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As many continue to mourn the death of Queen Elizabeth II, extensive preparations for her funeral are in full swing.
On Monday, leaders from around the world will gather at Westminster Abbey in London for a ceremony to honor the late Queen. Everyone from US President Joe Biden to Japan’s Emperor Naruhito and French President Emmanuel Macron are expected to attend, as hundreds of thousands of spectators gather nearby.
This is expected to create an unprecedented and challenging security situation for the officials in charge.
A quick look at the numbers
Around 750,000 people are expected to come to London for the state funeral and pay their respects to the Queen, according to The Guardian. By comparison, around 200,000 made the journey in 2002 to do the same after the Queen Mother’s death.
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The Guardian spoke to Bob Broadhurst, who was in charge of security and logistics for Prince William and Kate Middleton’s wedding and the 2012 London Olympics. He estimated that up to 10,000 police officers would be deployed to enforce the operation each day, including some who would travel from across England for the occasion. He also noted that 1,500 military personnel will also be on standby to provide assistance.
Authorities will be located across the city, including public transport hubs, royal parks and residences. Armed guards will monitor the procession, and rooftop snipers have also been called in.
Modern security threats
Princess Diana’s funeral 25 years ago may be the closest precedent to what is expected next week, says former UK counter-terrorism co-ordinator Nick Aldworth. But he adds that the “threat profile” has “changed dramatically” in recent decades, and especially since the 9/11 attacks.
“We’ve seen the metamorphoses of terrorism take a further step from the creation, organization and leadership of terrorist organizations to virtually social mobilization of lone actors—people who self-radicalize and then either plan an attack or actually carry one out,” Aldworth told NPR.
He said the authorities would be extremely vigilant about those who might try to slip through the cracks, and anyone who wanted to walk past the coffin and pay their respects would be screened. The movement of vehicles around the perimeter of the territory will be prohibited.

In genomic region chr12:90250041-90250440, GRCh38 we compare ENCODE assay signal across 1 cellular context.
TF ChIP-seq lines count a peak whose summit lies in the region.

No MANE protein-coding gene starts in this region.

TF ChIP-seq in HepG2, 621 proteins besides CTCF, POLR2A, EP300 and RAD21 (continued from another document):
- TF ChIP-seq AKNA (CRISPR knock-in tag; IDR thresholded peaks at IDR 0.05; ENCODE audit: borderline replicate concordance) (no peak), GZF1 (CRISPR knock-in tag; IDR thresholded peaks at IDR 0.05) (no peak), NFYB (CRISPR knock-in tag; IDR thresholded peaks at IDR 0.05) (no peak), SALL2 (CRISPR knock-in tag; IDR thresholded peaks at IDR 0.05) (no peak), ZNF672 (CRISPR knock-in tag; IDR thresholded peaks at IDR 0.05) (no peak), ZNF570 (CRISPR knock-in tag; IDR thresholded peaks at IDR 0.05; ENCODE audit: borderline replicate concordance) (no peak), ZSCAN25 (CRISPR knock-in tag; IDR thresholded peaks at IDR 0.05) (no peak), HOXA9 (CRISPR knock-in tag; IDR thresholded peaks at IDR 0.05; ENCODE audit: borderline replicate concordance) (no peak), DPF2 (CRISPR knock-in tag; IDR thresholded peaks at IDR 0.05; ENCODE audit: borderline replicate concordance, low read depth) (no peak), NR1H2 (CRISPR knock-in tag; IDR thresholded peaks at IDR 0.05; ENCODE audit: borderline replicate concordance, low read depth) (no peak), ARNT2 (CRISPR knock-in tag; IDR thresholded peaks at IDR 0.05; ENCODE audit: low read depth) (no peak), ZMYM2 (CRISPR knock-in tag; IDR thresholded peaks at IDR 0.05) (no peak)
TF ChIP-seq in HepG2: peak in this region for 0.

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Another new threat that Aldworth said they need to keep an eye on? Aircraft, including drones.
“We’ve had cases of drones being used nefariously in the UK recently. And we’ve been very, very effective at identifying them, tracking them down and arresting the offenders,” Aldworth said.
Short guest list and specific instructions
Operation London Bridge has already attracted attention for its unusual approach to the guest list, as well as the transport for the many celebrities who plan to attend.
According to documents obtained by POLITICO, world leaders, including President Biden, have been instructed to bring only their spouses or partners to the funeral. This differs from other high-profile funerals, such as Nelson Mandela’s 2013 funeral, which was attended by Barack Obama, Bill Clinton, George W. Bush and Jimmy Carter.
The Commonwealth Office of Foreign Affairs and Development, which is responsible for coordinating the event, noted in its protocol that Westminster Abbey would be so full that it would be impossible to accommodate more guests than they had already taken.
They are also asking for foreign heads of state to use commercial flights to enter the UK and to ban the use of private helicopters for ceremonies. Dignitaries are also advised not to use their own state vehicles for transport to the funeral itself, and will instead be flown in groups from the West London venue. However, authorities said Biden would not have to board the bus if he did not want to.
Radio interview with Nick Aldworth produced by Michael Levitt and edited by Christopher Intagliato.